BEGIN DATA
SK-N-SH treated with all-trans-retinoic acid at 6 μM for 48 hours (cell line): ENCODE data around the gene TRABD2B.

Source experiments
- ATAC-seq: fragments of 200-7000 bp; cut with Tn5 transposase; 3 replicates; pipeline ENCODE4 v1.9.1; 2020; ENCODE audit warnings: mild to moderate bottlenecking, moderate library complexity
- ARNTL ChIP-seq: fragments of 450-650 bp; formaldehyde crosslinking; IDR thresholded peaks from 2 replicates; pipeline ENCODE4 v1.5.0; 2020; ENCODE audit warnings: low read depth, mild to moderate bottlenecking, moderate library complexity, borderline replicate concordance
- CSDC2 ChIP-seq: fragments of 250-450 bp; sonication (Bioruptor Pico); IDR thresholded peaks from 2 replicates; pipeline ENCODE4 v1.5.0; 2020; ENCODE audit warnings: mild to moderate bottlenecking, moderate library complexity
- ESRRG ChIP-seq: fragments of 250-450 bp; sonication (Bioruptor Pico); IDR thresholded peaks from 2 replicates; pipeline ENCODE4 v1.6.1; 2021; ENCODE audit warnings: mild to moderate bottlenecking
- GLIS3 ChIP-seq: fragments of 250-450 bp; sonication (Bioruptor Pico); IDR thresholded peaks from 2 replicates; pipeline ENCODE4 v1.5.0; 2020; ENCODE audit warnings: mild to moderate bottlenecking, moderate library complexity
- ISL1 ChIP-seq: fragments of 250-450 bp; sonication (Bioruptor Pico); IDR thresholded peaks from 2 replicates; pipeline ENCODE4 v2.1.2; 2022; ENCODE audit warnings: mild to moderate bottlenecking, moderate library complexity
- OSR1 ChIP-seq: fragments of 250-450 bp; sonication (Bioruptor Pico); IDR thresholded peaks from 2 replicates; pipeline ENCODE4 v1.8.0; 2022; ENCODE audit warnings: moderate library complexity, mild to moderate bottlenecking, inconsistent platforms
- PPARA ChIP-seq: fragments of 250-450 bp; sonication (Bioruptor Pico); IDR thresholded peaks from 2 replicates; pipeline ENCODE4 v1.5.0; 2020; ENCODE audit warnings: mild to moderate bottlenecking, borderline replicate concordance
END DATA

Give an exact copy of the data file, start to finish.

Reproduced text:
SK-N-SH treated with all-trans-retinoic acid at 6 μM for 48 hours (cell line): ENCODE data around the gene TRABD2B.

Source experiments
- ATAC-seq: fragments of 200-7000 bp; cut with Tn5 transposase; 3 replicates; pipeline ENCODE4 v1.9.1; 2020; ENCODE audit warnings: mild to moderate bottlenecking, moderate library complexity
- ARNTL ChIP-seq: fragments of 450-650 bp; formaldehyde crosslinking; IDR thresholded peaks from 2 replicates; pipeline ENCODE4 v1.5.0; 2020; ENCODE audit warnings: low read depth, mild to moderate bottlenecking, moderate library complexity, borderline replicate concordance
- CSDC2 ChIP-seq: fragments of 250-450 bp; sonication (Bioruptor Pico); IDR thresholded peaks from 2 replicates; pipeline ENCODE4 v1.5.0; 2020; ENCODE audit warnings: mild to moderate bottlenecking, moderate library complexity
- ESRRG ChIP-seq: fragments of 250-450 bp; sonication (Bioruptor Pico); IDR thresholded peaks from 2 replicates; pipeline ENCODE4 v1.6.1; 2021; ENCODE audit warnings: mild to moderate bottlenecking
- GLIS3 ChIP-seq: fragments of 250-450 bp; sonication (Bioruptor Pico); IDR thresholded peaks from 2 replicates; pipeline ENCODE4 v1.5.0; 2020; ENCODE audit warnings: mild to moderate bottlenecking, moderate library complexity
- ISL1 ChIP-seq: fragments of 250-450 bp; sonication (Bioruptor Pico); IDR thresholded peaks from 2 replicates; pipeline ENCODE4 v2.1.2; 2022; ENCODE audit warnings: mild to moderate bottlenecking, moderate library complexity
- OSR1 ChIP-seq: fragments of 250-450 bp; sonication (Bioruptor Pico); IDR thresholded peaks from 2 replicates; pipeline ENCODE4 v1.8.0; 2022; ENCODE audit warnings: moderate library complexity, mild to moderate bottlenecking, inconsistent platforms
- PPARA ChIP-seq: fragments of 250-450 bp; sonication (Bioruptor Pico); IDR thresholded peaks from 2 replicates; pipeline ENCODE4 v1.5.0; 2020; ENCODE audit warnings: mild to moderate bottlenecking, borderline replicate concordance